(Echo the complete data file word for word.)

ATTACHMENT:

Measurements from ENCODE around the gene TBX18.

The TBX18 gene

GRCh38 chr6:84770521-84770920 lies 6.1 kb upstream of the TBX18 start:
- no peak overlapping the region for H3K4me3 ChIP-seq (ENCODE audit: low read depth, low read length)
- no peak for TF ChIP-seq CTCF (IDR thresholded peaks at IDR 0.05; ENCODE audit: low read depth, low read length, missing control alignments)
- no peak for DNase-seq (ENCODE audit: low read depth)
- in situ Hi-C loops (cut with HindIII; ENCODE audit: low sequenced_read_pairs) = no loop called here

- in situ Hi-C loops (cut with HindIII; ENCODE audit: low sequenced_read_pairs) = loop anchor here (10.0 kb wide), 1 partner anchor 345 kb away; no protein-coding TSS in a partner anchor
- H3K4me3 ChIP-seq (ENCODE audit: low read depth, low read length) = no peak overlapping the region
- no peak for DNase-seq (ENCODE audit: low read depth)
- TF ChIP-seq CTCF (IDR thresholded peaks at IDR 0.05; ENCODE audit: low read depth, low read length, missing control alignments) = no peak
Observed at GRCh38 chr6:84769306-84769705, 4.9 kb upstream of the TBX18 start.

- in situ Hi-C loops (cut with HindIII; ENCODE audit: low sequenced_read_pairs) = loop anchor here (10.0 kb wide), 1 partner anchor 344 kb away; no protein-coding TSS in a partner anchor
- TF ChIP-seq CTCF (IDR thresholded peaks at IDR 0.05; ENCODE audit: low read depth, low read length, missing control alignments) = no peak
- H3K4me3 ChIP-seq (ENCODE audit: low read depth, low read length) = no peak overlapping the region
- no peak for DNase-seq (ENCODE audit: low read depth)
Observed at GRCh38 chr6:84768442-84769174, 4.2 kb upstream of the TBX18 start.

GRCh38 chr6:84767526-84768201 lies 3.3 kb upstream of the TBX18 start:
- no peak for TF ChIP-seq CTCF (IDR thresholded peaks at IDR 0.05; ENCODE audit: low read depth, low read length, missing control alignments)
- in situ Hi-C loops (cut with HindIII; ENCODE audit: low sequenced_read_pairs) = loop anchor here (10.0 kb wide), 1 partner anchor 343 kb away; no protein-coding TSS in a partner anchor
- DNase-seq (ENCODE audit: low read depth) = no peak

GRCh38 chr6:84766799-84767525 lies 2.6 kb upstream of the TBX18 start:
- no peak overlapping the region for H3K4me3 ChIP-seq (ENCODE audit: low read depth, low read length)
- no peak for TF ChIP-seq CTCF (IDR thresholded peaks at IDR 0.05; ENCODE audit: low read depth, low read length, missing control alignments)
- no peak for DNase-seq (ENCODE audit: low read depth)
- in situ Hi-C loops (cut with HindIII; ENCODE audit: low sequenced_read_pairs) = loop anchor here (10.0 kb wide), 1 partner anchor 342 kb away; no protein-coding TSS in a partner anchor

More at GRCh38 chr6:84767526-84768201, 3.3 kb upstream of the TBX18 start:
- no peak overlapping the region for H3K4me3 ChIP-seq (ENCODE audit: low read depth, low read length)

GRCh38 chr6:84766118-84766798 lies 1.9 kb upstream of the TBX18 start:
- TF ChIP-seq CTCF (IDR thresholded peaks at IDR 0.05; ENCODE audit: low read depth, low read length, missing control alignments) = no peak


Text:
Measurements from ENCODE around the gene TBX18.

The TBX18 gene

GRCh38 chr6:84770521-84770920 lies 6.1 kb upstream of the TBX18 start:
- no peak overlapping the region for H3K4me3 ChIP-seq (ENCODE audit: low read depth, low read length)
- no peak for TF ChIP-seq CTCF (IDR thresholded peaks at IDR 0.05; ENCODE audit: low read depth, low read length, missing control alignments)
- no peak for DNase-seq (ENCODE audit: low read depth)
- in situ Hi-C loops (cut with HindIII; ENCODE audit: low sequenced_read_pairs) = no loop called here

- in situ Hi-C loops (cut with HindIII; ENCODE audit: low sequenced_read_pairs) = loop anchor here (10.0 kb wide), 1 partner anchor 345 kb away; no protein-coding TSS in a partner anchor
- H3K4me3 ChIP-seq (ENCODE audit: low read depth, low read length) = no peak overlapping the region
- no peak for DNase-seq (ENCODE audit: low read depth)
- TF ChIP-seq CTCF (IDR thresholded peaks at IDR 0.05; ENCODE audit: low read depth, low read length, missing control alignments) = no peak
Observed at GRCh38 chr6:84769306-84769705, 4.9 kb upstream of the TBX18 start.

- in situ Hi-C loops (cut with HindIII; ENCODE audit: low sequenced_read_pairs) = loop anchor here (10.0 kb wide), 1 partner anchor 344 kb away; no protein-coding TSS in a partner anchor
- TF ChIP-seq CTCF (IDR thresholded peaks at IDR 0.05; ENCODE audit: low read depth, low read length, missing control alignments) = no peak
- H3K4me3 ChIP-seq (ENCODE audit: low read depth, low read length) = no peak overlapping the region
- no peak for DNase-seq (ENCODE audit: low read depth)
Observed at GRCh38 chr6:84768442-84769174, 4.2 kb upstream of the TBX18 start.

GRCh38 chr6:84767526-84768201 lies 3.3 kb upstream of the TBX18 start:
- no peak for TF ChIP-seq CTCF (IDR thresholded peaks at IDR 0.05; ENCODE audit: low read depth, low read length, missing control alignments)
- in situ Hi-C loops (cut with HindIII; ENCODE audit: low sequenced_read_pairs) = loop anchor here (10.0 kb wide), 1 partner anchor 343 kb away; no protein-coding TSS in a partner anchor
- DNase-seq (ENCODE audit: low read depth) = no peak

GRCh38 chr6:84766799-84767525 lies 2.6 kb upstream of the TBX18 start:
- no peak overlapping the region for H3K4me3 ChIP-seq (ENCODE audit: low read depth, low read length)
- no peak for TF ChIP-seq CTCF (IDR thresholded peaks at IDR 0.05; ENCODE audit: low read depth, low read length, missing control alignments)
- no peak for DNase-seq (ENCODE audit: low read depth)
- in situ Hi-C loops (cut with HindIII; ENCODE audit: low sequenced_read_pairs) = loop anchor here (10.0 kb wide), 1 partner anchor 342 kb away; no protein-coding TSS in a partner anchor

More at GRCh38 chr6:84767526-84768201, 3.3 kb upstream of the TBX18 start:
- no peak overlapping the region for H3K4me3 ChIP-seq (ENCODE audit: low read depth, low read length)

GRCh38 chr6:84766118-84766798 lies 1.9 kb upstream of the TBX18 start:
- TF ChIP-seq CTCF (IDR thresholded peaks at IDR 0.05; ENCODE audit: low read depth, low read length, missing control alignments) = no peak